1. SSG Johnson – Yes, some veterans have been accused of faking when they were not. That is the most egregious type of inaccurate exam and examiners, who because of bias, incompetence, or whatever the reason, falsely accuse veterans of faking should be fired.

        My point is that such examiners, along with the ones who rubber stamp almost every claim, are rarely identified because the VA does not have an effective quality assurance program for C&P exams.

        In the past the VA policies were too strict and rigid about PTSD claims. But the pendulum has swung the other way since the 2010 change in the regulations regarding stressor verification. That chane was a good and important one. But along with it came an emphasis on production (get more claims processed in less time), and a decision to pretend that all mental health C&P exams are accurate, whether completed by VA staff or contractors. Some vets think this is fine because at least more genuine claims will result in service connection and disability benefits compared to the past. However, over time passivity on this issue will mean a lot of fakers, exaggerators, and misattributors will receive undeserved benefits and their will be a public backlash against compensation for PTSD and other mental disorders.

  8. What do I think?….. I think that I am fed up with the attention hogs i see constantly in any news media getting partial Intel and running with it just so people can get in an uproar without knowing ALL the facts. So until I hear more that our government will allow I will reserve my opinions.

  9. I believe in these principles: 1) Accountability Of, 2) Responsibility For and 3) Fair and Just. Doing the Right things the RIGHT WAY NOT the so-called hearsay rules and regulations that has been adopted by the VA and not following the Federal Statutory laws and Regulations. Yes, there are hard working VA employees, but the ones that are at the Top of the food chain should be held Accountable for not being Fair and Just to all that had served this Great Nation of ours. We the People are at fault for letting this situation go from bad to worse because We the People voted for our representatives so the blame is not only on the VA, but everyone.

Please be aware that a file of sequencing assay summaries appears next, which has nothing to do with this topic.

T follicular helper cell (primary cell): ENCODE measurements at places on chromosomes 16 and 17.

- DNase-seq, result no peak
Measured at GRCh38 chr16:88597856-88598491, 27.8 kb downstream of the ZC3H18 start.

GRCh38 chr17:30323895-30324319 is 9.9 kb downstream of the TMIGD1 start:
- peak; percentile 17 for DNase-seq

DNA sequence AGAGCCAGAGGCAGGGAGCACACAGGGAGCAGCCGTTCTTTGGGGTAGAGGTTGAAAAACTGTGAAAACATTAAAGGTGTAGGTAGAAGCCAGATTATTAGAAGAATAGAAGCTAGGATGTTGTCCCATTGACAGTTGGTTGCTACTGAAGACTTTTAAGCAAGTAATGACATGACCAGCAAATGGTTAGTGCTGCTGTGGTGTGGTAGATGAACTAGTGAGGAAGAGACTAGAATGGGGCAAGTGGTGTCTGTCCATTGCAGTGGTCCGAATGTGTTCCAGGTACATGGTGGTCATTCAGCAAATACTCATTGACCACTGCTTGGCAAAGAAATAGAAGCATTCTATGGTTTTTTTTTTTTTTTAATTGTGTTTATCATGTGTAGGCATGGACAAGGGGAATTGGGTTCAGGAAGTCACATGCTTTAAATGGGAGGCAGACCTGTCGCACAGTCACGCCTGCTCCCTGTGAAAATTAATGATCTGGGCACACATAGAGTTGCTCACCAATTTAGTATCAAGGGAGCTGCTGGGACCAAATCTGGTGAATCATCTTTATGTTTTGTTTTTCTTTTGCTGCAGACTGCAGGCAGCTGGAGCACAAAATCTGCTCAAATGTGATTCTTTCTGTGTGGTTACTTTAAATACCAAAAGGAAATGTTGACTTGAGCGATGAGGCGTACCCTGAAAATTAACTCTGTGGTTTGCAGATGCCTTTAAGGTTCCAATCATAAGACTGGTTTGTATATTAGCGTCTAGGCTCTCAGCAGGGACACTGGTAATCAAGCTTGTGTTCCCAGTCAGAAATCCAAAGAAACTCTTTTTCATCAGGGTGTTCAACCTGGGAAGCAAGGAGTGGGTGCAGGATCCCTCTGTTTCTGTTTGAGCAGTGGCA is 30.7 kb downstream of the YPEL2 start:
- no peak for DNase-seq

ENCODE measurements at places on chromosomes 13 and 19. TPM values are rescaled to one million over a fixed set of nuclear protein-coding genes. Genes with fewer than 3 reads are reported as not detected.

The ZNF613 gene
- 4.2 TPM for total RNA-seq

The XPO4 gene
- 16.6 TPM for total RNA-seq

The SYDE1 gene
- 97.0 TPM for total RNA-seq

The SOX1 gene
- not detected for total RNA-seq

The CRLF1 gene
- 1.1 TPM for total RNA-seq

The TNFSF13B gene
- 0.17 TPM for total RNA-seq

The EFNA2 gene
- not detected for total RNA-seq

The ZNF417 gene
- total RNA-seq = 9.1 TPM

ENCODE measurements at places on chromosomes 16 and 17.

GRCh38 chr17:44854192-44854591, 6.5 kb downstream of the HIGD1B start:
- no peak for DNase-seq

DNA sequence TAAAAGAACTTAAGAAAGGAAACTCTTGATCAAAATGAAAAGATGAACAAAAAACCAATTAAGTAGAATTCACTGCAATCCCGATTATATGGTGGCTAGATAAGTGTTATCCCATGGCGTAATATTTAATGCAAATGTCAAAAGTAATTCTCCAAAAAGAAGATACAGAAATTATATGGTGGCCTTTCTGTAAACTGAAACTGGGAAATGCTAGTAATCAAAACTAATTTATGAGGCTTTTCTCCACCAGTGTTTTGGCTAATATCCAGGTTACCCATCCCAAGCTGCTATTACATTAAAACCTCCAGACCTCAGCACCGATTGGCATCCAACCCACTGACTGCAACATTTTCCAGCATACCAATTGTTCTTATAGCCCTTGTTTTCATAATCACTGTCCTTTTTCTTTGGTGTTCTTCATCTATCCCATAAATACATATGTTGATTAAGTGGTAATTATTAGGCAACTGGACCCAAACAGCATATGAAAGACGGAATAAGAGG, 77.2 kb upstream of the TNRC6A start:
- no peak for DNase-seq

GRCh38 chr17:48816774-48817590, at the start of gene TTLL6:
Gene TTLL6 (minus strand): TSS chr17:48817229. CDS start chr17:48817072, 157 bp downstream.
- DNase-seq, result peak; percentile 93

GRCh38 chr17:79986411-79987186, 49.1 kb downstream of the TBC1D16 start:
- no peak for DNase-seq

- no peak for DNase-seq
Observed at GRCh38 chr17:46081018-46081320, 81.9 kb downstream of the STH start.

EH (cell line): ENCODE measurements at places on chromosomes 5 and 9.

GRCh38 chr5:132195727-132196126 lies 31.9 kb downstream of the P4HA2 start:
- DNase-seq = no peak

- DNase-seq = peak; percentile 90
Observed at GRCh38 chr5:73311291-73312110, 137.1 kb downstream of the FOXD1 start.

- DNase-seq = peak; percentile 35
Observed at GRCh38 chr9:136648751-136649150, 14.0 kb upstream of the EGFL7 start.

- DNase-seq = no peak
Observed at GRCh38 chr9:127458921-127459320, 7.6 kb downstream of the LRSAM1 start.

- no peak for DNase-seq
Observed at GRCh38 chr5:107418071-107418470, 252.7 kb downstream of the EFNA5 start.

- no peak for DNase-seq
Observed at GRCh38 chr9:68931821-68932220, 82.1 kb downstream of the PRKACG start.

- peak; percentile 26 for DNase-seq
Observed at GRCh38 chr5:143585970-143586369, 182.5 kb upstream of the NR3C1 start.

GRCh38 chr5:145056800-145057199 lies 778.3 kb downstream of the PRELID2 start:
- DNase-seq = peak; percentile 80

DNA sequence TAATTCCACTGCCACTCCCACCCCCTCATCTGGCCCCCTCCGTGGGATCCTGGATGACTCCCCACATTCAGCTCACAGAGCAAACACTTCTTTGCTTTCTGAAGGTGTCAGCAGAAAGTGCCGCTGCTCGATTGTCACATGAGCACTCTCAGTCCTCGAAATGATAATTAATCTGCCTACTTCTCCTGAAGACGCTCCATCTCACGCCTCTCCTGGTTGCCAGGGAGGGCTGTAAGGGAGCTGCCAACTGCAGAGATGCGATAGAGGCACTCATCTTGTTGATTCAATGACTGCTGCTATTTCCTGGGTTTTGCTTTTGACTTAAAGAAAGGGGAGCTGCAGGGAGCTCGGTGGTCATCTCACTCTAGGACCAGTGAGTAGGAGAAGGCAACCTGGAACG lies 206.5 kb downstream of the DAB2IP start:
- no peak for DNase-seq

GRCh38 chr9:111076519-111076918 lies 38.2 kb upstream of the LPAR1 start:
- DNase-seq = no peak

10. Then we can get to the meat of the matter and tally up all the illicit, undeserved “Bonuses” to VA management across the board over the past 10 years alone.
    And can’t those payments be considered unjust “overpayments” as well, since they were paid out regardless of whether their jobs were well done at all? We would hope so.

    And let’s not forget all the taxpayer monies wasted on ridiculous fully paid vacations by thousands of VA employees who got to go to the many VA “training seminars” where they spend most of their time there just screwing off and being entertained. Let’s go back over the past 20 years with that figure. And as our baseline for estimating, let’s use the $9 million blown at the Orlando, Florida “seminar” that came under such heat from the Senate and House VA Committees.